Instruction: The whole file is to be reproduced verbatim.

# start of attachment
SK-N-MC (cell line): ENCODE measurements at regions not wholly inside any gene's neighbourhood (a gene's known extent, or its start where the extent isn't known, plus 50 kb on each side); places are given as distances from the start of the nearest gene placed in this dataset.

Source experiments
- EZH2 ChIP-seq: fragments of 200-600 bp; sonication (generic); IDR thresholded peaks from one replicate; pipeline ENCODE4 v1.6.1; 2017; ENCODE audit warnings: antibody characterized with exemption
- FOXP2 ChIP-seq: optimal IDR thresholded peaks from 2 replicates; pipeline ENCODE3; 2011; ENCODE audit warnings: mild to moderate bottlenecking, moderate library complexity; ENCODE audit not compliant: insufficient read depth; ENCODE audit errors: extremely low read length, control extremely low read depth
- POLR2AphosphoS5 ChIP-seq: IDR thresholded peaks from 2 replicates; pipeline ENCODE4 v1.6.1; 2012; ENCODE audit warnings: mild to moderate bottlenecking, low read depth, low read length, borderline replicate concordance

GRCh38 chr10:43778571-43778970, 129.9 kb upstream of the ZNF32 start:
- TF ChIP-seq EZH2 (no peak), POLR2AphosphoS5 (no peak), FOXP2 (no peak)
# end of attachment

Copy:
SK-N-MC (cell line): ENCODE measurements at regions not wholly inside any gene's neighbourhood (a gene's known extent, or its start where the extent isn't known, plus 50 kb on each side); places are given as distances from the start of the nearest gene placed in this dataset.

Source experiments
- EZH2 ChIP-seq: fragments of 200-600 bp; sonication (generic); IDR thresholded peaks from one replicate; pipeline ENCODE4 v1.6.1; 2017; ENCODE audit warnings: antibody characterized with exemption
- FOXP2 ChIP-seq: optimal IDR thresholded peaks from 2 replicates; pipeline ENCODE3; 2011; ENCODE audit warnings: mild to moderate bottlenecking, moderate library complexity; ENCODE audit not compliant: insufficient read depth; ENCODE audit errors: extremely low read length, control extremely low read depth
- POLR2AphosphoS5 ChIP-seq: IDR thresholded peaks from 2 replicates; pipeline ENCODE4 v1.6.1; 2012; ENCODE audit warnings: mild to moderate bottlenecking, low read depth, low read length, borderline replicate concordance

GRCh38 chr10:43778571-43778970, 129.9 kb upstream of the ZNF32 start:
- TF ChIP-seq EZH2 (no peak), POLR2AphosphoS5 (no peak), FOXP2 (no peak)